The analysis concluded that:
- Routine laboratory monitoring for toxicity or efficacy (using CD4 count testing) is a key cost driver for ART programmes
- Costs need to be weighed against benefits in resource allocation
- Routine toxicity monitoring is particularly expensive, was without benefit and should be re-appraised by policy makers
- Routine 12-weekly CD4 monitoring was not cost effective
- Sensitivity analysis suggests the cost of a CD4 count needs to drop below $3.80 to be cost effective at a 12-weekly frequency from the 2nd year on ART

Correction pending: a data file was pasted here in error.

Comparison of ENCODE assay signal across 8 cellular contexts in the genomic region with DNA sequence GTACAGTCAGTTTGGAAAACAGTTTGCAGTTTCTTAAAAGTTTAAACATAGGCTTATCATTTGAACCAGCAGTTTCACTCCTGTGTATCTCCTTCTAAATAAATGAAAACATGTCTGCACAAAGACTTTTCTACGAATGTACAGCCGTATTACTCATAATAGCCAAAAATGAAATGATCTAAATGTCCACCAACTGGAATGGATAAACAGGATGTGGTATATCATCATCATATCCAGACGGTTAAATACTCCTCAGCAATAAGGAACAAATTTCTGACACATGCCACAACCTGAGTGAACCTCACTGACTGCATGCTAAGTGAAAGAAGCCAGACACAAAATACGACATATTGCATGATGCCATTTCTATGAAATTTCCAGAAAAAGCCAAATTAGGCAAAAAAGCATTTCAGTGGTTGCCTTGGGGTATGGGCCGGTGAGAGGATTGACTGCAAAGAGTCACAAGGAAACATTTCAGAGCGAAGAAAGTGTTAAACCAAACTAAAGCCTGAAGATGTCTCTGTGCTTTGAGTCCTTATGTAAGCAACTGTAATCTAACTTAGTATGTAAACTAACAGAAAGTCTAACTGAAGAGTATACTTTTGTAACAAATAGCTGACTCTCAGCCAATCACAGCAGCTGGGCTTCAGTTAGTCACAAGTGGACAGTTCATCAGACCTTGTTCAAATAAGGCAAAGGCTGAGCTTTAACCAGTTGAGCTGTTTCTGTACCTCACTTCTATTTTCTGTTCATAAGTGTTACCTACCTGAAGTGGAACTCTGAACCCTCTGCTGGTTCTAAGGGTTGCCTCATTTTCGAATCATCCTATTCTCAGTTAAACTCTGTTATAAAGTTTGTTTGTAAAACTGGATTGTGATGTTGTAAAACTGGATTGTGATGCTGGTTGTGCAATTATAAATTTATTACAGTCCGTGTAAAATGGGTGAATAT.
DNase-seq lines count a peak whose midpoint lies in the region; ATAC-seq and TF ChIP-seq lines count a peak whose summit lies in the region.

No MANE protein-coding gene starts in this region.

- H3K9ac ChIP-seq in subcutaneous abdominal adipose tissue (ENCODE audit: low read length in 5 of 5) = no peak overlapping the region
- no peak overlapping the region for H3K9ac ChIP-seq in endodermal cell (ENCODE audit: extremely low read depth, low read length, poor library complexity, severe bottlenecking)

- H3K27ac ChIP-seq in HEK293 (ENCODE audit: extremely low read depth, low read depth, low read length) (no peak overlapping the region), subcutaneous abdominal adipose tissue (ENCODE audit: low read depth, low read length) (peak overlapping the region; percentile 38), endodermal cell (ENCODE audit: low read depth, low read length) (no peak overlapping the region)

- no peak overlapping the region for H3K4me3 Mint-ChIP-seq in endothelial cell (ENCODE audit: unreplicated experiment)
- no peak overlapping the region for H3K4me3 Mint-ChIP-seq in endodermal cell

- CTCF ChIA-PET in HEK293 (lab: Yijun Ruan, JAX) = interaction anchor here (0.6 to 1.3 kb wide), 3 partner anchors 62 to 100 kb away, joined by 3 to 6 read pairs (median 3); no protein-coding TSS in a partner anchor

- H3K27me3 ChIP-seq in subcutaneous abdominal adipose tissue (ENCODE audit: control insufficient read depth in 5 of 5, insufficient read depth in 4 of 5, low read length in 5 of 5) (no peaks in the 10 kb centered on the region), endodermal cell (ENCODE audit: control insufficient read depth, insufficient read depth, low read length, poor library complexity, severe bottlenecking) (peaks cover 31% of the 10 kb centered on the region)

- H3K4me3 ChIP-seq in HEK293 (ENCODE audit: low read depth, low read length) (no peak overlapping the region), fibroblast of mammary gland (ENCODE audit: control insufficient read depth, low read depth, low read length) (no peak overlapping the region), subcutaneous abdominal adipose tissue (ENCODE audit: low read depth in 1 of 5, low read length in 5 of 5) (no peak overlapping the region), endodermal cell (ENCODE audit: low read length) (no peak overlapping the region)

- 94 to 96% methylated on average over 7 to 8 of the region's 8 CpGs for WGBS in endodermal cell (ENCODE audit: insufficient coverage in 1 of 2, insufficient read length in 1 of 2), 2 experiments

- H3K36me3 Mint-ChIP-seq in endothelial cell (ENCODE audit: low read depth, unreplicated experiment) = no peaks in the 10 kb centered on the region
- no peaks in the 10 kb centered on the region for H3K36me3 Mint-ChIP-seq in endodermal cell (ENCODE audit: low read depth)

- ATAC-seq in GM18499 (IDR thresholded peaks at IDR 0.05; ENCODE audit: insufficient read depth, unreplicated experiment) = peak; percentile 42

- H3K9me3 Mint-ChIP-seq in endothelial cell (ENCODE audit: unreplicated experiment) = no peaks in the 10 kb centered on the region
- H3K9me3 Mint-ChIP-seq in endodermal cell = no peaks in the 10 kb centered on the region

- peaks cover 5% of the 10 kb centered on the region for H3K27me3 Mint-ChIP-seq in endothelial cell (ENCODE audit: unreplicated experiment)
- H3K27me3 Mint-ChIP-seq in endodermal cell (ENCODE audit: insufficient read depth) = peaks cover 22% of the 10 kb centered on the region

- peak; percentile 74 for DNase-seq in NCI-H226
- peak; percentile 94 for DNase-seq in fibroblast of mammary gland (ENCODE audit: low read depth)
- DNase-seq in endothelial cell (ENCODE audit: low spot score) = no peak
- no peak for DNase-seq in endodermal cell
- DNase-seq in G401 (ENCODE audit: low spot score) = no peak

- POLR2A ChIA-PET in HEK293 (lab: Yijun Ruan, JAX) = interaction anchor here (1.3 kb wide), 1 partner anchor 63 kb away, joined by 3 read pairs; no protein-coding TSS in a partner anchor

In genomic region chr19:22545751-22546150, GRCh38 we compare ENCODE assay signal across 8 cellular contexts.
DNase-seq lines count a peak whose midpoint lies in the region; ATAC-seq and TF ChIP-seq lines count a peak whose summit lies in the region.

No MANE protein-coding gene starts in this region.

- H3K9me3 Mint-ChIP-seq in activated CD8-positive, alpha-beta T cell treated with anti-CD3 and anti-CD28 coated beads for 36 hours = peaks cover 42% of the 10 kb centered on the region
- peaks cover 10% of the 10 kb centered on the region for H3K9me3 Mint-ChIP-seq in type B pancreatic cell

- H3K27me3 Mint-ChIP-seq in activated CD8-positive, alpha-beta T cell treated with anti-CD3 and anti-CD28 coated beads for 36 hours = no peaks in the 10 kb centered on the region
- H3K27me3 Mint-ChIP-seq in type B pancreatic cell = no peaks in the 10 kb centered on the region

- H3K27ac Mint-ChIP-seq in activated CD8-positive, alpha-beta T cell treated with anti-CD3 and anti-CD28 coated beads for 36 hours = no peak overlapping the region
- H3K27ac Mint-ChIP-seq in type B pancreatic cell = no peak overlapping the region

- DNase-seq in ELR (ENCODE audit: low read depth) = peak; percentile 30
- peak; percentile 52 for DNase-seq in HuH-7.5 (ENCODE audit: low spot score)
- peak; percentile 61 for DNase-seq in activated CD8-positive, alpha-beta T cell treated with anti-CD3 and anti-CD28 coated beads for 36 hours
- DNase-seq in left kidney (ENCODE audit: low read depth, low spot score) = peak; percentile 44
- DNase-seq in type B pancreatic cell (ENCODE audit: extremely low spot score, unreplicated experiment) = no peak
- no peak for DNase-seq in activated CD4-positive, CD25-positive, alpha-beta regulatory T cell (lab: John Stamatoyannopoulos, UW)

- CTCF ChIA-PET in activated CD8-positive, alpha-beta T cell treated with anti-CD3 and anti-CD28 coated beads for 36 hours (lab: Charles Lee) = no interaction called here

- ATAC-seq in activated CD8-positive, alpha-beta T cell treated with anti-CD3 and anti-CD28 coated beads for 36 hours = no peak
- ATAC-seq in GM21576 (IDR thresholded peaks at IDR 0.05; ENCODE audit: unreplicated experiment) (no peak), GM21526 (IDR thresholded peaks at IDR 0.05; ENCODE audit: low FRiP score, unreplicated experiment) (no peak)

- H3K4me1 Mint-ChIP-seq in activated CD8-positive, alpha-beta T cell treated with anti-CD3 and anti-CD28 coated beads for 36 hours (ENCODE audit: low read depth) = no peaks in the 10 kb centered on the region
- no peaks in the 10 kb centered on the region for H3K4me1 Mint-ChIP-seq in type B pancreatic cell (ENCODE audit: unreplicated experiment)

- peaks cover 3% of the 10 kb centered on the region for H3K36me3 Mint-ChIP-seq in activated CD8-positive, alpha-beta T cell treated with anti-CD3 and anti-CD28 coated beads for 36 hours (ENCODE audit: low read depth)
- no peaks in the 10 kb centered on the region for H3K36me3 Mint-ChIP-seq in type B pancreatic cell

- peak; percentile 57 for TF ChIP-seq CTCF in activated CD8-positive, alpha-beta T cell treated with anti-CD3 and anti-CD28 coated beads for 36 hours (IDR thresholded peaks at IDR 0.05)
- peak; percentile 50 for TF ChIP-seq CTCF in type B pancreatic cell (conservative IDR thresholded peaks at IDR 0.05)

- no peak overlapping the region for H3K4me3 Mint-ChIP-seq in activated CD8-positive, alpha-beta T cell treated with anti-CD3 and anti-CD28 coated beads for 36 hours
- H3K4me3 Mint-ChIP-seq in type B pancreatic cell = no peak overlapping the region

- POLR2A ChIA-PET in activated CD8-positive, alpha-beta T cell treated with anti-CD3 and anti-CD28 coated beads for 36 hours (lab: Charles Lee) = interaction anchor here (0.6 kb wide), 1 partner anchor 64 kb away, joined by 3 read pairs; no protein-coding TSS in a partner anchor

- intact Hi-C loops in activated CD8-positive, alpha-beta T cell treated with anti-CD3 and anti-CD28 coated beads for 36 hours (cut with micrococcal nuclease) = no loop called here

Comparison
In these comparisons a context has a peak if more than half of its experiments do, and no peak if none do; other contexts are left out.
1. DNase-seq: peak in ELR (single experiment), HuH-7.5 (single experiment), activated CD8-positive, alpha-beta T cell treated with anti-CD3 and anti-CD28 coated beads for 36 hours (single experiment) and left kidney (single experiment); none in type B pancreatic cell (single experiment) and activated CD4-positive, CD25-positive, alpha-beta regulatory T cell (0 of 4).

Presented at the 5th IAS Conference on HIV Pathogenesis, Treatment and Prevention, Cape Town, South Africa, 19-22 July 2009, 16 pp.
The Development of Anti-Retroviral Therapy in Africa (DART) trial. Cost effectiveness analysis of routine laboratory or clinically driven strategies for monitoring anti-retroviral therapy in Uganda and Zimbabwe.